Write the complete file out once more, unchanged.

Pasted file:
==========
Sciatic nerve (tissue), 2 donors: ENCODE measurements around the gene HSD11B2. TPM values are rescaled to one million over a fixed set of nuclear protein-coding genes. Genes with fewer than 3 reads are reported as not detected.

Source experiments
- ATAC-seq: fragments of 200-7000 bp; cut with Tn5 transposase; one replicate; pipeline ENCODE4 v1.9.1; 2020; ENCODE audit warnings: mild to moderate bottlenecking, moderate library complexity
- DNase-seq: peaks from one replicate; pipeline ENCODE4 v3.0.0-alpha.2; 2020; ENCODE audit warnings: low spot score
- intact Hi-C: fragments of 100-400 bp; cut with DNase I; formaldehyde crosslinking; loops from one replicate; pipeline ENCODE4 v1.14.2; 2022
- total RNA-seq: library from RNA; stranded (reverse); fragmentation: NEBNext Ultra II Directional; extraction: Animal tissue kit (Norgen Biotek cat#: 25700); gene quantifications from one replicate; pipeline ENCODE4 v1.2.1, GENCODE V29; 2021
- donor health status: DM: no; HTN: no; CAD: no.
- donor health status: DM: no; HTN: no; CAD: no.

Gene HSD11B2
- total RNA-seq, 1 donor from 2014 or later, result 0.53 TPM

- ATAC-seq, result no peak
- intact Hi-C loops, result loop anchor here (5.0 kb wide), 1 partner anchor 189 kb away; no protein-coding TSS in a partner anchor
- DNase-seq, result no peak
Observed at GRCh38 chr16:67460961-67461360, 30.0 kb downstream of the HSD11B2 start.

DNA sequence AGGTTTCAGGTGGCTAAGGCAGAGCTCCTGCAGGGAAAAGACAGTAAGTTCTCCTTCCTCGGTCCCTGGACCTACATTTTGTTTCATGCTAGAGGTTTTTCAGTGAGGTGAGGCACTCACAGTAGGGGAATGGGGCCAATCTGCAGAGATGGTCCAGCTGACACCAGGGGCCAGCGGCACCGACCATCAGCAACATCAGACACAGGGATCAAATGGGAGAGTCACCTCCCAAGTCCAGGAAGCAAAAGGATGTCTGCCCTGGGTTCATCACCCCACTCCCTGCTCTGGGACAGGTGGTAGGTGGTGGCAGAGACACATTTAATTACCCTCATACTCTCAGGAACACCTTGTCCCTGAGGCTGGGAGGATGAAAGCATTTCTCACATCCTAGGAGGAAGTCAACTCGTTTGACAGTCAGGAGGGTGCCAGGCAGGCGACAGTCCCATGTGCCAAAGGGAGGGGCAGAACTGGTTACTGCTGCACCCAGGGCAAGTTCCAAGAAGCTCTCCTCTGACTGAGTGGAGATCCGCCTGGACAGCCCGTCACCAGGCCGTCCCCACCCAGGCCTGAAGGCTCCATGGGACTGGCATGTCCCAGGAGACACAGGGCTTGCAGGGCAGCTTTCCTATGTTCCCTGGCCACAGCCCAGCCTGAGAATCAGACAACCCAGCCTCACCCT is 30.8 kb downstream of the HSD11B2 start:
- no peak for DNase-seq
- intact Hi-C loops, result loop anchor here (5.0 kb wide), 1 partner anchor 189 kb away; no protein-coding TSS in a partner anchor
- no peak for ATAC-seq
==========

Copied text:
Sciatic nerve (tissue), 2 donors: ENCODE measurements around the gene HSD11B2. TPM values are rescaled to one million over a fixed set of nuclear protein-coding genes. Genes with fewer than 3 reads are reported as not detected.

Source experiments
- ATAC-seq: fragments of 200-7000 bp; cut with Tn5 transposase; one replicate; pipeline ENCODE4 v1.9.1; 2020; ENCODE audit warnings: mild to moderate bottlenecking, moderate library complexity
- DNase-seq: peaks from one replicate; pipeline ENCODE4 v3.0.0-alpha.2; 2020; ENCODE audit warnings: low spot score
- intact Hi-C: fragments of 100-400 bp; cut with DNase I; formaldehyde crosslinking; loops from one replicate; pipeline ENCODE4 v1.14.2; 2022
- total RNA-seq: library from RNA; stranded (reverse); fragmentation: NEBNext Ultra II Directional; extraction: Animal tissue kit (Norgen Biotek cat#: 25700); gene quantifications from one replicate; pipeline ENCODE4 v1.2.1, GENCODE V29; 2021
- donor health status: DM: no; HTN: no; CAD: no.
- donor health status: DM: no; HTN: no; CAD: no.

Gene HSD11B2
- total RNA-seq, 1 donor from 2014 or later, result 0.53 TPM

- ATAC-seq, result no peak
- intact Hi-C loops, result loop anchor here (5.0 kb wide), 1 partner anchor 189 kb away; no protein-coding TSS in a partner anchor
- DNase-seq, result no peak
Observed at GRCh38 chr16:67460961-67461360, 30.0 kb downstream of the HSD11B2 start.

DNA sequence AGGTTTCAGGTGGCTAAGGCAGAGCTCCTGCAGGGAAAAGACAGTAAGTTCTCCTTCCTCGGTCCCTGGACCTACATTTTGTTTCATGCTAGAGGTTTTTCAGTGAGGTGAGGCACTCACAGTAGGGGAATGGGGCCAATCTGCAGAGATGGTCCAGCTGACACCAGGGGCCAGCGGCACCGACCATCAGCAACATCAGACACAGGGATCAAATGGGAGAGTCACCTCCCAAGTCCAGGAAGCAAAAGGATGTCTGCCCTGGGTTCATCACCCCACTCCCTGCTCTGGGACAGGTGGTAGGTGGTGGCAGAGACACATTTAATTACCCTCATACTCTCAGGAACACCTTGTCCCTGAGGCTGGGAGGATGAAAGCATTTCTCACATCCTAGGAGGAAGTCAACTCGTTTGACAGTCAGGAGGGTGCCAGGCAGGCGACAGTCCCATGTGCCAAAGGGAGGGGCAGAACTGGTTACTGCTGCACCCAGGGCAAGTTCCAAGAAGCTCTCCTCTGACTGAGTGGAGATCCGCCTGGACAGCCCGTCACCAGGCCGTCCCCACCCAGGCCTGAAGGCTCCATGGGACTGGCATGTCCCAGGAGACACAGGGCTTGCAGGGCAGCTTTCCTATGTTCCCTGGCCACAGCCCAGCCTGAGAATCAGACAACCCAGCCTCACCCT is 30.8 kb downstream of the HSD11B2 start:
- no peak for DNase-seq
- intact Hi-C loops, result loop anchor here (5.0 kb wide), 1 partner anchor 189 kb away; no protein-coding TSS in a partner anchor
- no peak for ATAC-seq